BACKGROUND: Between March 2003 and June 2007, our burn center received 594 casualties from the conflicts in Iraq and Afghanistan. Ongoing acute burn resuscitation as severely burned casualties are evacuated over continents is very challenging. To help standardize care, burn resuscitation guidelines (BRG) were devised along with a burn flow sheet (BFS) and disseminated via the new operational Joint Theater Trauma System to assist deployed providers. METHODS: After the BRG was implemented in January 2006, BRF data were prospectively collected in consecutive military casualties with >30% total body surface area (TBSA) burns (BRG Group). Baseline demographic data and fluid requirements for the first 24 hours of the burn resuscitation were collected from the BFS. Percentage full thickness TBSA burns, presence of inhalation injury, injury severity score, resuscitation-related abdominal compartment syndrome, and mortality were collected from our database. Individual charts were reviewed to determine the presence of extremity fasciotomies and myonecrosis. These results were compared with consecutive military casualties admitted during the 2-year- period before the system-wide implementation of the BRG (control group). RESULTS: One hundred eighteen military casualties with burns >30% TBSA were admitted between January 2003 and June 2007, with n = 56 in the BRG group and n = 62 in the control group. The groups were different in age, but similar in %TBSA, %full thickness, presence of inhalation injury, and injury severity score. There was no difference in the rate of extremity fasciotomies or the incidence of myonecrosis between groups. CONCLUSIONS: The composite endpoint of abdominal compartment syndrome and mortality was significantly lower in the BRG group compared with the control group (p = 0.03). Implementation of the BRG and system-wide standardization of burn resuscitation improved outcomes in severely burned patients. Utilization of the joint theater trauma system to implement system-wide guidelines is effective and can help improve outcomes.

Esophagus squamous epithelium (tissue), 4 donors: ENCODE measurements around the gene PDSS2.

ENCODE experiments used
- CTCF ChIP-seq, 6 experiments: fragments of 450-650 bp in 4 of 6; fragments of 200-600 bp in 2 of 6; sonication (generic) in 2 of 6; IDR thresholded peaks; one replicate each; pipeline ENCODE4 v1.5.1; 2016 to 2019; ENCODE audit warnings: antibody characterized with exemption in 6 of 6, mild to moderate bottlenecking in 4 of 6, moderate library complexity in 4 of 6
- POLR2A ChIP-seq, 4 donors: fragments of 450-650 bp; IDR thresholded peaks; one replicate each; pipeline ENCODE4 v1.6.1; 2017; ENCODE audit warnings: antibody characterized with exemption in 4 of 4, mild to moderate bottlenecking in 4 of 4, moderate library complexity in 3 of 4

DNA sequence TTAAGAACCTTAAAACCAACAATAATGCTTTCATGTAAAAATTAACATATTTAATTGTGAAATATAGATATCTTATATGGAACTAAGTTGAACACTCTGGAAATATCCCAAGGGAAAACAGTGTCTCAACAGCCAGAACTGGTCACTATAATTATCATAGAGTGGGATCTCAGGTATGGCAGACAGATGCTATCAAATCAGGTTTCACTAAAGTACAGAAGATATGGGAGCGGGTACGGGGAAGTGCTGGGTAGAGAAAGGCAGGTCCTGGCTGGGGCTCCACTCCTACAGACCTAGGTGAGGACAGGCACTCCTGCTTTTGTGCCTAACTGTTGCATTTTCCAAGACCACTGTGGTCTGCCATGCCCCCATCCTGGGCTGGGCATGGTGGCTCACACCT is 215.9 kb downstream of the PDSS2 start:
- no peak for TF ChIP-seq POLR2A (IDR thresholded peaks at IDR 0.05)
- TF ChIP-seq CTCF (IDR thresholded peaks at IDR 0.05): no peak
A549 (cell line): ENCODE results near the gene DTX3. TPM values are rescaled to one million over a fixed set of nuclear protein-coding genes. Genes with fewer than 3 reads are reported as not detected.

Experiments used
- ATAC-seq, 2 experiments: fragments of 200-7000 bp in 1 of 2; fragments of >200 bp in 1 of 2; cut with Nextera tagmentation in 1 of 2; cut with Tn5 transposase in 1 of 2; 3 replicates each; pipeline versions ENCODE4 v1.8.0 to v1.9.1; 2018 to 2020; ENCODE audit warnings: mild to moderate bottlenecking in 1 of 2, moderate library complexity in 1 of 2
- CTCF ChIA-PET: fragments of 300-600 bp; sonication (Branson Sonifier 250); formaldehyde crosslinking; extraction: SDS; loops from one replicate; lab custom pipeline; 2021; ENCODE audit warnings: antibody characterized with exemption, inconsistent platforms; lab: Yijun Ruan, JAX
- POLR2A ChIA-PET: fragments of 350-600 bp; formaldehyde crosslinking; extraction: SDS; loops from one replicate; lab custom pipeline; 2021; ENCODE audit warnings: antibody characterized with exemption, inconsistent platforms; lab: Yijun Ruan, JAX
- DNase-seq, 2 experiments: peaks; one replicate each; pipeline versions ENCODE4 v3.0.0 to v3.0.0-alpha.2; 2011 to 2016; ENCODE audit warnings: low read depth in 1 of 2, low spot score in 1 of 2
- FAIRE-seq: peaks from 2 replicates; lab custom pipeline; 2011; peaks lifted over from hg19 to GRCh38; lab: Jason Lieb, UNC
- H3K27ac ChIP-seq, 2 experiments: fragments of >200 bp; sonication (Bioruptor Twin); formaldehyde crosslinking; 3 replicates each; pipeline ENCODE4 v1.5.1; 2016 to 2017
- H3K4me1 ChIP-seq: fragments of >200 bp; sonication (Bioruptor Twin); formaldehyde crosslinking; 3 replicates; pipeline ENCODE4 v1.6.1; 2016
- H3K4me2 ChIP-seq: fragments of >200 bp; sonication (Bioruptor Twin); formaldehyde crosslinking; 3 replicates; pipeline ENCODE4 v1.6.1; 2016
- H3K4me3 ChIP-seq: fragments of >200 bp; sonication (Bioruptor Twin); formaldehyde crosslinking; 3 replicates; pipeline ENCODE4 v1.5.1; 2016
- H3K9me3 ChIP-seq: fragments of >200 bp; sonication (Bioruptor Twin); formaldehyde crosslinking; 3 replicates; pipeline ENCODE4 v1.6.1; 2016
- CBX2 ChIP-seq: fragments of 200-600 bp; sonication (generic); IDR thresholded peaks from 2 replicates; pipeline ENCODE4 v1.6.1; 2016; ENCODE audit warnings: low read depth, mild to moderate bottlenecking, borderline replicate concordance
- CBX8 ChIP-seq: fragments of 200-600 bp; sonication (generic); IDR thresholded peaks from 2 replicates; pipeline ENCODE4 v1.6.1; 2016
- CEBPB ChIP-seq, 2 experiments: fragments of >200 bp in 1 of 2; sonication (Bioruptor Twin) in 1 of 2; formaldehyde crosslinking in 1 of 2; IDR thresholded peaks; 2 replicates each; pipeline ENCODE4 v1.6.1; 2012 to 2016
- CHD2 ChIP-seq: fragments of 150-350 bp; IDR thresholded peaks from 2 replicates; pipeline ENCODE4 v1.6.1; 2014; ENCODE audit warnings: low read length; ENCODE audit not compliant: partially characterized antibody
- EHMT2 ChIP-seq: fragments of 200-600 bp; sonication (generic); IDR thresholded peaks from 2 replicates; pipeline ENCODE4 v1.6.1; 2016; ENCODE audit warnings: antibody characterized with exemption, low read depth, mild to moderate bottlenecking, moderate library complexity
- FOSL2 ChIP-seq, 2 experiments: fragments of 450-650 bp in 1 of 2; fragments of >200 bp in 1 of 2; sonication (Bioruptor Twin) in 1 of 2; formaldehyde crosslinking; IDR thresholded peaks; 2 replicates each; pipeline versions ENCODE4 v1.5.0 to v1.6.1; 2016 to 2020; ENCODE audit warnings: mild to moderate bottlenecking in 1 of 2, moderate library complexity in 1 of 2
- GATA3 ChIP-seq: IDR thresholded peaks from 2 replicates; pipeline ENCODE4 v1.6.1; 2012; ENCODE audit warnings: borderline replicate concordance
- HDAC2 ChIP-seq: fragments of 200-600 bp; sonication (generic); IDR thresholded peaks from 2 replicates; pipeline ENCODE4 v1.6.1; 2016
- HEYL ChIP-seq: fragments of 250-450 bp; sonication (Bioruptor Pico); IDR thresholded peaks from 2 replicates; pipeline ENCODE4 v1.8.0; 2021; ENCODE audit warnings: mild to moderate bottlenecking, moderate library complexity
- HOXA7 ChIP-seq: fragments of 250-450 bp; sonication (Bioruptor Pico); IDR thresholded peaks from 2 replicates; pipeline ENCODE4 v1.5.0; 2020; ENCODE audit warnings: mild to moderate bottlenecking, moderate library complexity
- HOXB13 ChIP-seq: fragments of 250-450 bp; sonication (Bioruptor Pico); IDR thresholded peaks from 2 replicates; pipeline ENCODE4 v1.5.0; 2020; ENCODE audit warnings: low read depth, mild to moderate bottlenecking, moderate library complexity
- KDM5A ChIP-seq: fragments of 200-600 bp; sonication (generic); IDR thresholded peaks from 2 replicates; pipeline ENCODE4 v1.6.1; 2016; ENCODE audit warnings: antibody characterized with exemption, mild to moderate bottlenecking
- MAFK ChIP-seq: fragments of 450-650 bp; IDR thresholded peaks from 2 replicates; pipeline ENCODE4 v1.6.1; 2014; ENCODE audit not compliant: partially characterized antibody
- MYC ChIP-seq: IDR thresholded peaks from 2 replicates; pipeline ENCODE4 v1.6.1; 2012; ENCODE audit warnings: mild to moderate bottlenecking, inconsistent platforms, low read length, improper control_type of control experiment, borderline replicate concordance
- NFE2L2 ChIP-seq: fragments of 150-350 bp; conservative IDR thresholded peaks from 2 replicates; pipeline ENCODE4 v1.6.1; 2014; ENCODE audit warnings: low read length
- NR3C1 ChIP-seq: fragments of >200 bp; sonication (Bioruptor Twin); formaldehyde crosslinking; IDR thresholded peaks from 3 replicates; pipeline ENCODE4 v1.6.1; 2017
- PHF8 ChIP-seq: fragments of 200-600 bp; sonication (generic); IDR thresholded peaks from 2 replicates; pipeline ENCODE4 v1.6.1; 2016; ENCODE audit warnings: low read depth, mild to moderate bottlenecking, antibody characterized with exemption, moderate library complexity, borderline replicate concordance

|The Journal of trauma
|Published - Feb 1 2008
ASJC Scopus subject areas
- Critical Care and Intensive Care Medicine